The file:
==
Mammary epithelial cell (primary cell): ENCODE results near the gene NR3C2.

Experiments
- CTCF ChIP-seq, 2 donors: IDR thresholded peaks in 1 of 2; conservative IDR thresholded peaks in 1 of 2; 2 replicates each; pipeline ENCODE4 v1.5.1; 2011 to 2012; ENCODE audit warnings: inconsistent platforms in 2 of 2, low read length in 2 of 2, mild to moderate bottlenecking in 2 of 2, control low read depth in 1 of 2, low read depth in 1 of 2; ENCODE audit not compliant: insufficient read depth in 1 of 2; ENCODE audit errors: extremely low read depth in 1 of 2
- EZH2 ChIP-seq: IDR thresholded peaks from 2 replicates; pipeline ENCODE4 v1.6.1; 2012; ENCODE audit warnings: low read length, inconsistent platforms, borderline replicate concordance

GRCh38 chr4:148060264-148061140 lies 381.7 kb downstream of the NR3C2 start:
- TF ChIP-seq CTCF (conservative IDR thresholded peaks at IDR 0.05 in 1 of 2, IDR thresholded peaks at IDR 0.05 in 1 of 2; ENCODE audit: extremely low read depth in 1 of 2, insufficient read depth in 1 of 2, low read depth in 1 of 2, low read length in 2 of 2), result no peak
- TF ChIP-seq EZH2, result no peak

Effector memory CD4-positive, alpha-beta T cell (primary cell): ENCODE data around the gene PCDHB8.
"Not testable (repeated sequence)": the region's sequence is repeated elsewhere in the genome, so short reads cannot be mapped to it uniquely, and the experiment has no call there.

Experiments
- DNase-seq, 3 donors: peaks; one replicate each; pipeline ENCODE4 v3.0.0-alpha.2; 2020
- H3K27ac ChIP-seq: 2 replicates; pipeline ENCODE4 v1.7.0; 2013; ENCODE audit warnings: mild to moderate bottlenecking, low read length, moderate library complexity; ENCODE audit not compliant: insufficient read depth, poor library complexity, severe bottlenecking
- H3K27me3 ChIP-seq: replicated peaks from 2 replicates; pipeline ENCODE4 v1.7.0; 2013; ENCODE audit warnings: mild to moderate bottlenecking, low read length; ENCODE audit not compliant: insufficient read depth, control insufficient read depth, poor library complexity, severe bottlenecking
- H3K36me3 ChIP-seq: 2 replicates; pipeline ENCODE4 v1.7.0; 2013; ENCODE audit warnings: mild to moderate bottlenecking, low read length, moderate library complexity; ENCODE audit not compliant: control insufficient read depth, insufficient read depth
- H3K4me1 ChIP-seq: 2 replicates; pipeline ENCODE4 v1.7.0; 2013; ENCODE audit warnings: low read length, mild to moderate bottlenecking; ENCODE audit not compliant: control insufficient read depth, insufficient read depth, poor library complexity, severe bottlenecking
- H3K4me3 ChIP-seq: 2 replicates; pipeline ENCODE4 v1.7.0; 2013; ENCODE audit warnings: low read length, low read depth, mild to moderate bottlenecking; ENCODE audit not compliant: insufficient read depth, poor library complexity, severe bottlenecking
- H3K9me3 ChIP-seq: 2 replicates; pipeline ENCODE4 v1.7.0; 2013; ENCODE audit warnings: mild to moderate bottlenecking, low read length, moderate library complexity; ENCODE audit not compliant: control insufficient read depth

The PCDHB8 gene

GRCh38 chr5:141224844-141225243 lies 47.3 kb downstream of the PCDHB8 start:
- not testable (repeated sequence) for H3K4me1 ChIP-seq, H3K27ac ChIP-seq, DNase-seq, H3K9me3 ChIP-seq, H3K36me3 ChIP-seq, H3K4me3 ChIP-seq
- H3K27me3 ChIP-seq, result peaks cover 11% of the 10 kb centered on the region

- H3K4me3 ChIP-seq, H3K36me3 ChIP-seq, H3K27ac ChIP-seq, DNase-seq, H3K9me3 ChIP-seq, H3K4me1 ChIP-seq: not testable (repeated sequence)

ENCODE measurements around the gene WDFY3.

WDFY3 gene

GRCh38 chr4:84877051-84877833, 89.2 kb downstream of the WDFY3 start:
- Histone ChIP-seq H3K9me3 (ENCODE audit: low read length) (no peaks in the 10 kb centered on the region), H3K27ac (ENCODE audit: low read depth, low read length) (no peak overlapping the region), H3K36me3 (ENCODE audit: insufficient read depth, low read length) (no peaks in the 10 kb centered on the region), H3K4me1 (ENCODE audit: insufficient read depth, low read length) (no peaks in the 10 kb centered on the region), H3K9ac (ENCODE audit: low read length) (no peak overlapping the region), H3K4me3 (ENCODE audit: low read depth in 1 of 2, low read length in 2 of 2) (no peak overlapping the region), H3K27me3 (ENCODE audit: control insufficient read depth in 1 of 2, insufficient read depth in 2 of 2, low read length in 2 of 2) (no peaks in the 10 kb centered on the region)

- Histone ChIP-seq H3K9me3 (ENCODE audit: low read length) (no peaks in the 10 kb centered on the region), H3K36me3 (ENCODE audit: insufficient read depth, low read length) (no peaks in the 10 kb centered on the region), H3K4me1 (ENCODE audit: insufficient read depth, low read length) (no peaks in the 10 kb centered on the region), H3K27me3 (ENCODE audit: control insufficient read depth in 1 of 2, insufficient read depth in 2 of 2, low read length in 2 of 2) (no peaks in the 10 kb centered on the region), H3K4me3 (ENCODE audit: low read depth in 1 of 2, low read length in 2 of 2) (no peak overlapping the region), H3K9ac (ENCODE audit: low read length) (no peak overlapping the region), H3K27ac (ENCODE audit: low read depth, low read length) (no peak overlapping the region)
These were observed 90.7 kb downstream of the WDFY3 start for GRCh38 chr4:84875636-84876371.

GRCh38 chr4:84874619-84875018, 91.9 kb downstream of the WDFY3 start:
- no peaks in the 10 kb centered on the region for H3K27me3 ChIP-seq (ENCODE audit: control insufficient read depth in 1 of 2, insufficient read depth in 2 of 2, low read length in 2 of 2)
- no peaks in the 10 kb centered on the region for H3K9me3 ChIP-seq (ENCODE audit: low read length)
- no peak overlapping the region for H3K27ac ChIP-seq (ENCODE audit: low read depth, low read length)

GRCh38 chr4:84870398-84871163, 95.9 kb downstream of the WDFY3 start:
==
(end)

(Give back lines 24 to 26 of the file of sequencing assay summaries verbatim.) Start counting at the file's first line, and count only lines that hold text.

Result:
WDFY3 gene

GRCh38 chr4:84877051-84877833, 89.2 kb downstream of the WDFY3 start:
- Histone ChIP-seq H3K9me3 (ENCODE audit: low read length) (no peaks in the 10 kb centered on the region), H3K27ac (ENCODE audit: low read depth, low read length) (no peak overlapping the region), H3K36me3 (ENCODE audit: insufficient read depth, low read length) (no peaks in the 10 kb centered on the region), H3K4me1 (ENCODE audit: insufficient read depth, low read length) (no peaks in the 10 kb centered on the region), H3K9ac (ENCODE audit: low read length) (no peak overlapping the region), H3K4me3 (ENCODE audit: low read depth in 1 of 2, low read length in 2 of 2) (no peak overlapping the region), H3K27me3 (ENCODE audit: control insufficient read depth in 1 of 2, insufficient read depth in 2 of 2, low read length in 2 of 2) (no peaks in the 10 kb centered on the region)